- The Washington Times - Friday, June 12, 2009

Dear Auto Doctor: I own a 1997 Jeep Cherokee. The air-conditioning condenser is leaking and needs to be replaced. I got an estimate of $1,000. Is there any other option besides replacement? - Joe

Dear Joe: Depending on how bad the leak is, you could ask the technician to install a container of Stop Leak in the air conditioning system and recharge the system at the same time. You can probably get through the summer with the recharged system. If the charge does not last, then a new condenser is needed. I would get another estimate if the condenser replacement is needed. Remember, the defroster also turns on the air conditioning compressor to dehumidify the interior during spring and fall to keep the windows from fogging up, as well as keeping the humidity level down for the passengers.

Dear Doctor: I have a 1985 Porsche 911 Carrera that began showing problems with the tachometer. Finally, it failed, so I removed it and was able to measure rpm at the tach connection with test equipment. I sent the VDO Tach to a repair facility, where a technician replaced a faulty chip. The technician said he has seen a lot of failed tachs on older Porsches because of high voltage caused by failing voltage regulators (voltage as high as 22 volts). I have monitored the charging voltage while increasing rpm and found it to be very steady at 14 volts, which is within specs for this alternator-regulator. Do you recommend removing the alternator and replacing the regulator without observing any indication of high voltage in the charging system? - Jim

Dear Jim: As long as the alternator is charging at factory specs, I would not remove it. As far a VDO gauge failure, it is not uncommon on older gauges to fail. Remember, the technology of years ago is outdated, and the gauges also are old.

Dear Doctor: I own a 2001 Chrysler Town & Country minivan with 54,000 miles. The owner’s manual suggests the timing belt replacement at 60,000 miles. The dealer said I can go to 80,000 miles. Another mechanic said wait until next year. What is the real answer to the timing-belt replacement and how expensive is the cost? - James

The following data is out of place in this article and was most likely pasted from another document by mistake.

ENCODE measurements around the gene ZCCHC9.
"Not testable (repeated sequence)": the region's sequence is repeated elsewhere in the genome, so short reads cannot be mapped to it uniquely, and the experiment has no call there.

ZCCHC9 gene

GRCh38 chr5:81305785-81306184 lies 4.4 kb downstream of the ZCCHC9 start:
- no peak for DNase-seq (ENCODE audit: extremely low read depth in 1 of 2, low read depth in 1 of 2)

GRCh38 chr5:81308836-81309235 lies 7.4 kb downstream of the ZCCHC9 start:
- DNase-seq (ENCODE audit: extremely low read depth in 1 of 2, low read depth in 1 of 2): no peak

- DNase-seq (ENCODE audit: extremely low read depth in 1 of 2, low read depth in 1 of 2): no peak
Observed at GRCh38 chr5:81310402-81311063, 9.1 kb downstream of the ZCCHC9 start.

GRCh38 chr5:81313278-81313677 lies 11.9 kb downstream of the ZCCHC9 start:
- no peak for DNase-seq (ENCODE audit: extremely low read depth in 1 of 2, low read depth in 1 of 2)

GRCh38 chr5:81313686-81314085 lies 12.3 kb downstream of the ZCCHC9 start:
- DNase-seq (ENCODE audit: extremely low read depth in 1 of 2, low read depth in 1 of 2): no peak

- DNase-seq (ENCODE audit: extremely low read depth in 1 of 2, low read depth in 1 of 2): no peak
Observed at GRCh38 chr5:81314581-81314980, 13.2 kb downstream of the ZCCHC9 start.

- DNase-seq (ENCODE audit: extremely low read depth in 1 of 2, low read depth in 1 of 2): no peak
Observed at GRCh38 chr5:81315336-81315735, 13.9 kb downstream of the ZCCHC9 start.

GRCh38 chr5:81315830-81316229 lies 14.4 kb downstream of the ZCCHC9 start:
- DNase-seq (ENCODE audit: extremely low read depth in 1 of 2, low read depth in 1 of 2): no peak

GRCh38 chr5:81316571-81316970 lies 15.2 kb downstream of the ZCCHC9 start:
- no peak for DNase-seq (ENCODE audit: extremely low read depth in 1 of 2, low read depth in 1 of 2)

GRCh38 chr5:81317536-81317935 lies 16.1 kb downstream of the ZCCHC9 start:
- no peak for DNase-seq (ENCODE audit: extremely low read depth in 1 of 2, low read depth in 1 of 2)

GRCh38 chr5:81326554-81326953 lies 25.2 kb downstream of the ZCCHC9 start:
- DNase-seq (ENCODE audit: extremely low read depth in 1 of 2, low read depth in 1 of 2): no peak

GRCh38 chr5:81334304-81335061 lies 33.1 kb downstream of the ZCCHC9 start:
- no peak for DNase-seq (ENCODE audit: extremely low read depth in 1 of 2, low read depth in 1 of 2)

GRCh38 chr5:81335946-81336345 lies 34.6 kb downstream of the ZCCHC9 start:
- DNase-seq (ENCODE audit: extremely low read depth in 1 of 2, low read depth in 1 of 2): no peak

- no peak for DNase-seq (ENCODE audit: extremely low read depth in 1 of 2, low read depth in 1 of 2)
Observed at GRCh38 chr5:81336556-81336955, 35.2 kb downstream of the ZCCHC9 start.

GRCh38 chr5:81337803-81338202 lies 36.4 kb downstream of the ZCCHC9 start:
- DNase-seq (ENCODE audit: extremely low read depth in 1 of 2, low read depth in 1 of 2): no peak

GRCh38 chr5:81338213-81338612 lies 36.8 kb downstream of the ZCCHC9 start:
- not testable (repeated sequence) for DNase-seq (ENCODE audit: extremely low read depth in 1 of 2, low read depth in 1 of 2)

Dear James: You did not mention what kind of engine you have in the Town & Country. Secondly, does this engine even have a timing belt? If it is a Chrysler 3.3L V-6, then it does not have a timing belt. The average labor time for a timing-belt replacement is four to six hours. Timing-belt costs average $40 to $90. I recommend you follow the owner’s manual for replacement.

Dear Doctor: I own a 2005 Chevrolet Malibu with the four-cylinder engine. Recently, as I try to start the engine when hot it will not start up. There are no codes in the computer. The mechanic suggested the module on top of the engine be replaced. We did and still have the same condition. What should I do? - Helen

Dear Helen: At the time of the no-start condition, a qualified technician will hook up a scan tool and check the computer input information from various sensors, including fuel pressure. A common fault on this engine is the crankshaft position sensor. Before any more parts are installed, have the mechanic check to see what is not working at the exact time of the no-start condition.

Dear Doctor: I purchased a used 2004 Ford Ranger pickup with the 3.0L V-6 with five-speed manual transmission and 51,000 miles. The truck is in great shape with no leaks. I immediately changed the oil and all filters, including fuel filter. The dealer changed the rear differential and transmission lubricants. One week later, I noticed a small leak coming from under the truck. The leak appears to be dirty, thick oil and seems to be coming from the area of the rear seal. Is the leak the result of the recent change in transmission lube or does the rear seal just start leaking for no apparent reason? - Dan

Dear Dan: Clean fresh oil will not cause a leak; however, clean oil will leak in some cases more than dirty old oil. The clean oil flows easier out of any poor-seal areas. To pinpoint a leak, we use dye and a black light. If it is a small rear main seal leak, I would not spend any money on repairs until the leak gets worse. Even with the low mileage on the truck, you can try high-mileage oil on the next oil change. The high-mileage oil may slow the leak down considerably.

• Junior Damato is an ASE-certified master technician. E-mail questions to [email protected] or address questions to Auto Doctor, 3 Court Circle, Lakeville, MA 02347. Listen to Junior Damato online at www.1460wxbr.com Saturdays from 7 to 10 a.m. EDT.

LOAD COMMENTS ()

 

Click to Read More

Click to Hide